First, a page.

– 0x6d64
    Commented Jan 8, 2012 at 11:13
  • diesen Satz => wie er ursprünglich gedacht war. Nicht es. Commented Jan 8, 2012 at 14:34
  • Koeducation wäre ein Wort, welches den Satz etwas schwerer machen könnte, wenn man es unauffällig hineinbekäme. Commented Jan 8, 2012 at 14:41
  • Vor ungefähr 30 Jahren, als es noch viele Computer gab, die keine Umlaute "konnten", die Drucker aber wohl, gab es Programme, die Vokalkombinationen fürs Drucken in Umlaute übersetzten. Die sind grundsätzlich über Wörter wie Quelle und *Koedukation' gestolpert....
    – tofro
    Commented Apr 10, 2016 at 9:55

Back in the days of typewriters this transcription was very common, it's certainly not wrong but the excuse that your computer keyboard does not have those keys is hardly valid nowadays as you can easily change the layout. So if you write a very important document and you use the transcription the recipient may take that as laziness on your part.

I for one use the transcription the vast majority of the time but i do not dare to use it in any paper, i have a custom layout for those where i can write the Umlauts with the modifiers Ctrl + Alt.

Ctrl + Alt + A is equivalent to Ä,
Ctrl + Shift + Alt + A is equivalent to Shift + Ä for capitals etc.)


Only if your keyboard doesn't let you enter umlauts. (Even with a US keyboard, you can enter umlauts. Hold down the left alt key and type "129" on your numeric keypad to get the u-umlaut. Learn the numbers for them all, put them on a little post-it note, and stick it to your keyboard. there's only 4 letters in the German alphabet that don't exist in the English alphabet, so you can learn them pretty easy.)

  • 2
    Does not work on Linux that way, while the keyboard layout is changeable. I guess this a Windows hint, but you have 7 Characters: äöüÄÖÜß and maybe € :) . Commented Jan 8, 2012 at 14:37
  • Linux users should be able to modify their keymap, if they use umlauts frequently.
    – Ingmar
    Commented Oct 19, 2014 at 6:54
  • 2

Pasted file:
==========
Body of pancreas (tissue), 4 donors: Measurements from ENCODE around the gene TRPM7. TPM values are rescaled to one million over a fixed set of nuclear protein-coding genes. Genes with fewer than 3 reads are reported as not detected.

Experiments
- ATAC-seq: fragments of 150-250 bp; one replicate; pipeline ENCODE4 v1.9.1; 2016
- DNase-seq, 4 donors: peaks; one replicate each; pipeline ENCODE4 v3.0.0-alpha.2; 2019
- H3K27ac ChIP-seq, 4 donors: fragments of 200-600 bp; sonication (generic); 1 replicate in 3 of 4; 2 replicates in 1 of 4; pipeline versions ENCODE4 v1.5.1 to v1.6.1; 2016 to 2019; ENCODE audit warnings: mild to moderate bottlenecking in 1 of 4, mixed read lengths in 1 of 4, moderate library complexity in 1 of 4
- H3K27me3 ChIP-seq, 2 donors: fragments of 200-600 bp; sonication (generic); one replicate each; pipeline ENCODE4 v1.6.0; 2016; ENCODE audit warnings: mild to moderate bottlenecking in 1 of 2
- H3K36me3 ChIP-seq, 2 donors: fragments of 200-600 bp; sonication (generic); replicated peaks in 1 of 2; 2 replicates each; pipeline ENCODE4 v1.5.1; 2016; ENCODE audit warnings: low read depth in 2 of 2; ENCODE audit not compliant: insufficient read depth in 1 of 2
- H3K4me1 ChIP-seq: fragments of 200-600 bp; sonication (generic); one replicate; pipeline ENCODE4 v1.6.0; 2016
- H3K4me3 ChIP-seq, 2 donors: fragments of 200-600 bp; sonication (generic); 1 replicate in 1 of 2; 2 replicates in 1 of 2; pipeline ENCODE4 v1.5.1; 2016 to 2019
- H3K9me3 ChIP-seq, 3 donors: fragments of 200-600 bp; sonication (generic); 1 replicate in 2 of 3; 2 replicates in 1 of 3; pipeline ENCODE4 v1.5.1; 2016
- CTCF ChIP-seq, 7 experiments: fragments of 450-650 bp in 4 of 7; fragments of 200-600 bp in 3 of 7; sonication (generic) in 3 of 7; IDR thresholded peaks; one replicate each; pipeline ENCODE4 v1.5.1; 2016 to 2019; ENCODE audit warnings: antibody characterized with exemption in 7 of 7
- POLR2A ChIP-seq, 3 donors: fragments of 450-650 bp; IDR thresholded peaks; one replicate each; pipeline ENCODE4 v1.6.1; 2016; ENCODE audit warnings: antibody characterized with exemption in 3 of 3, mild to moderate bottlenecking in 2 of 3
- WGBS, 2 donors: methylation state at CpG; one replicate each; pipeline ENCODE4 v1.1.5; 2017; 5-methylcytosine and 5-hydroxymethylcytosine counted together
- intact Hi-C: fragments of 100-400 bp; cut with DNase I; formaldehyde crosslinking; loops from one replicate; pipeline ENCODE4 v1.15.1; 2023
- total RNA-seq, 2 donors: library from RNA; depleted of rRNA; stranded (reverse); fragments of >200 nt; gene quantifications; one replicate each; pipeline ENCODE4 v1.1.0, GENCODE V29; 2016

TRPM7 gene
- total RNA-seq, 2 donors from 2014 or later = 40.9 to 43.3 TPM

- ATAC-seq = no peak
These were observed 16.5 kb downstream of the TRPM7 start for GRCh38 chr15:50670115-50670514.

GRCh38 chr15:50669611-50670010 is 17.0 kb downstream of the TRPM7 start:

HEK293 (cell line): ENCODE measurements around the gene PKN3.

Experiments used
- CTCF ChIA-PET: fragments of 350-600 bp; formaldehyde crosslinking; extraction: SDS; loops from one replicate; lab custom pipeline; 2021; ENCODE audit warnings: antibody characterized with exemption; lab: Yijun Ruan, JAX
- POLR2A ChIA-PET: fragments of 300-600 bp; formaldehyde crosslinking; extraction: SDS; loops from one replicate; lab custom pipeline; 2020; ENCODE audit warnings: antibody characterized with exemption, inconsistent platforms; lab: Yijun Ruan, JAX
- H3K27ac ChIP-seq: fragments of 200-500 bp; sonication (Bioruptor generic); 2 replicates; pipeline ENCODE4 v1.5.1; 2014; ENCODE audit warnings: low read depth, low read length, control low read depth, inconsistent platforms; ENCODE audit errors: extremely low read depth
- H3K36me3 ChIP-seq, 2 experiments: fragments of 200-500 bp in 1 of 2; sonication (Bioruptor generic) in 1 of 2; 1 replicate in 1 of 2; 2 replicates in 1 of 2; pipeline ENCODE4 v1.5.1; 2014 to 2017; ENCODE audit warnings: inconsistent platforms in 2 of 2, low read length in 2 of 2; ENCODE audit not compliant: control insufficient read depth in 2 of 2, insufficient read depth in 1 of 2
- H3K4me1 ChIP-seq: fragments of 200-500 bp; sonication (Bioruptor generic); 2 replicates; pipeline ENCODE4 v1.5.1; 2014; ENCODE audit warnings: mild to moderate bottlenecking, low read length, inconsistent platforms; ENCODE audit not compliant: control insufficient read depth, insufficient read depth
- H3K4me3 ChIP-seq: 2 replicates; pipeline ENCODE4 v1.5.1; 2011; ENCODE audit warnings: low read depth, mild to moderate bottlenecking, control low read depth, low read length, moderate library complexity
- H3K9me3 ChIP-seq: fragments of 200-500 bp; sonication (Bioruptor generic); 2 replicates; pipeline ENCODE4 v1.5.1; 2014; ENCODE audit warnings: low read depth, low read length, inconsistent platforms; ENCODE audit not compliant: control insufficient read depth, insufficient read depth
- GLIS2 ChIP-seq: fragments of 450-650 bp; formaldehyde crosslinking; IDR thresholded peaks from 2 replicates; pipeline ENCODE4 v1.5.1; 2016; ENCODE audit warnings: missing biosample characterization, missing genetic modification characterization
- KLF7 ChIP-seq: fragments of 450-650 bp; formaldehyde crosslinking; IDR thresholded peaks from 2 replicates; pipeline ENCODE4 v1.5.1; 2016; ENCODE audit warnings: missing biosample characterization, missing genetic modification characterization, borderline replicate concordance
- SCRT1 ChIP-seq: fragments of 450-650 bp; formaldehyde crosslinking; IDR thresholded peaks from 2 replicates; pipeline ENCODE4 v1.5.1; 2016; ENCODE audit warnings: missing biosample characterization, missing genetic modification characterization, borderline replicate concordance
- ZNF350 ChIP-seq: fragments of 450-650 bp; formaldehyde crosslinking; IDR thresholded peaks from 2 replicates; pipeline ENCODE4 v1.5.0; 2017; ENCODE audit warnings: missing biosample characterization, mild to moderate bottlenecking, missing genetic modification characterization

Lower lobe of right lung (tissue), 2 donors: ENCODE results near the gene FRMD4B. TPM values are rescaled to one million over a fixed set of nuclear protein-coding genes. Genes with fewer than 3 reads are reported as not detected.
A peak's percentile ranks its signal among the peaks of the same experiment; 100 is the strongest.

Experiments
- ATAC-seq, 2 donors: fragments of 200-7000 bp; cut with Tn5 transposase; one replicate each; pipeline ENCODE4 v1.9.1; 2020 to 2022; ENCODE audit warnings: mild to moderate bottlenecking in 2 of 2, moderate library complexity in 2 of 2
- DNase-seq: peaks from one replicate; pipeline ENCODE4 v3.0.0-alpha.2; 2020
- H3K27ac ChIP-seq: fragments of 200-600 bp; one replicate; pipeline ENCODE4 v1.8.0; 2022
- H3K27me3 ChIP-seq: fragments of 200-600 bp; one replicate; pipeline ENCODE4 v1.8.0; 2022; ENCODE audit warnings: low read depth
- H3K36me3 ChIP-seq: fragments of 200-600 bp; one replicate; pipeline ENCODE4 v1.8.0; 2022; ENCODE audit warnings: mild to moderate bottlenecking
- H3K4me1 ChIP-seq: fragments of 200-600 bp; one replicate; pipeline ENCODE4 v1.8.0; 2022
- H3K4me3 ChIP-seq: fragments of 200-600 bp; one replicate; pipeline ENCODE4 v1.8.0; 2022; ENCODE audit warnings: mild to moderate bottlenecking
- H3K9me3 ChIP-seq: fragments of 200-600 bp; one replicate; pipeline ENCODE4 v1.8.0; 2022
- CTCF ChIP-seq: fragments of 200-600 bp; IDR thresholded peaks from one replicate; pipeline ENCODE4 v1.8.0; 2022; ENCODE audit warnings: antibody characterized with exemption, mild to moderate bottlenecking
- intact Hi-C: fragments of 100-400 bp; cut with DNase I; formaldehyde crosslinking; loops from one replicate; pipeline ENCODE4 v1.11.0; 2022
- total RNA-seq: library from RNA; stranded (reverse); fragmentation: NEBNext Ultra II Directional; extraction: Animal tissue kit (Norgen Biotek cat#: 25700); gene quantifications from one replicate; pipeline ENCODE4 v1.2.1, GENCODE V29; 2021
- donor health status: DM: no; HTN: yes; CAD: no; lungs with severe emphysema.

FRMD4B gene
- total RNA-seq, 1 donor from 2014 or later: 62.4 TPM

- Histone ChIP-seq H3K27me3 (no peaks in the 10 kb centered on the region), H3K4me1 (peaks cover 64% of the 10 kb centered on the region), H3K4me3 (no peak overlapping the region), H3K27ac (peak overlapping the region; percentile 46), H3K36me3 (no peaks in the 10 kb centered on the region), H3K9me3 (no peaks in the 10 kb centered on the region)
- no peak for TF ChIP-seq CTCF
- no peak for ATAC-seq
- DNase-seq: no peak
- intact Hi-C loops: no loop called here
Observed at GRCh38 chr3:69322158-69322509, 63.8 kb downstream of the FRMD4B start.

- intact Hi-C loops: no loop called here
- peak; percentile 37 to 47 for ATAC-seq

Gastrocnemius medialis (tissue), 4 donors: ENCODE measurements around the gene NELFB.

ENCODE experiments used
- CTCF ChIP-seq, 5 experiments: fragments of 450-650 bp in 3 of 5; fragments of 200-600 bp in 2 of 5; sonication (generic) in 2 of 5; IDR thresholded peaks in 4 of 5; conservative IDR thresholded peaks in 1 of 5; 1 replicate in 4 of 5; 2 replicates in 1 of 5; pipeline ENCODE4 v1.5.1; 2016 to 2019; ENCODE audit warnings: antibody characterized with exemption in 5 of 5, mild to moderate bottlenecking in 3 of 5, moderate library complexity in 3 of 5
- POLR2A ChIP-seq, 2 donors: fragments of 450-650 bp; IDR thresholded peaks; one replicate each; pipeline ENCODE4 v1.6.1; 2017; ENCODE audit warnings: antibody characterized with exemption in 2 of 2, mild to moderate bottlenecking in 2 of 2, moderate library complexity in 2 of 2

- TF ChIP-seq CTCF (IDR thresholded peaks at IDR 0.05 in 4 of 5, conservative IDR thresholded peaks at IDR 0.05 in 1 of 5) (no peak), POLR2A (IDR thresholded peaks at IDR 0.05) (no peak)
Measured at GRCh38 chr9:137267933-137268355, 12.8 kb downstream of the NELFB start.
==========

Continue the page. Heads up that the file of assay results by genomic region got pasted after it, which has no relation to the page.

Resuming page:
Or use the compose key.
    – user9745
    Commented Jan 20, 2015 at 17:52
  • Don't learn those crazy codes, use WinCompose. ;-) Commented Feb 20, 2020 at 6:56

It's a lot easier on US Mac keyboards to get the umlauts—just use the Option key + u to get an umlaut, then type the vowel you want under it: [Option + u, o] gives ö, and [Option + s] gives the "ß."

However, I have seen a number of German friends and colleagues write emails to me using the "ue" instead of "ü." So while the new style is inarguably preferable, it's by no means the only one in widespread use.

Edited to add: With the release of Mavericks, a new way of typing such characters is now available on English keyboards. Simply holding down a letter for a second or two brings up a menu of options. You can then choose the number corresponding to the desired accent. For instance, to type ü, you can hold down 'u' and then press '2'.

  • every other OS also has German keyboards that you can add with a few clicks, and type umlauts with AltGr+letter
    – phuclv
    Commented Jul 3, 2018 at 15:38

I swear by a fantastic little app called DE Key, you can get it for free from this website: http://german.about.com/library/blcomp_dekey1.htm

It is a safe app developed by an English speaking programmer who started learning German and, like you got frustrated at not being able to type the German umlauts. It is very simple to use as all that one needs to do to access the umlaut, is to use the ALT key before the letter in question e.g. for ALT + a = ä.

As far as I know there is a Mac version too.

The web address provided is not the original website, a longer search would get you to that if you prefer.

Hope this helps!


Maybe I'm not getting it, but surely we don't need to remember the numeric codes? Doesn't the pictorial method work on all keyboards? the umlaut is like a colon: sideways, so you type Ctrl_SHift, then poke : , then release ctrl-shift, then type a: aaa? nope, it doesn't work here. But if I type it in Microsoft Word, it works, and I can paste it here: They’re all pictorial; ^ gives the hât, ~ gives the tilde õ , ‘ (just Ctrl – ‘ then e, no shift) gives é, etc. You can pretty much guess them….I can’t remember any more right now. How about the backwards acutè? Yes, it’s just below the tilde on my keyboard, again without the shift?

  • 1
    Input in a specific program such as Microsoft Word is very different than a general operating system feature. (Moreover, such advice may only apply to the Windows version of Word; it doesn't work in the Mac version. And who wants to open Word to type a foreign character?)
    – aeismail
    Commented Jan 6, 2014 at 0:07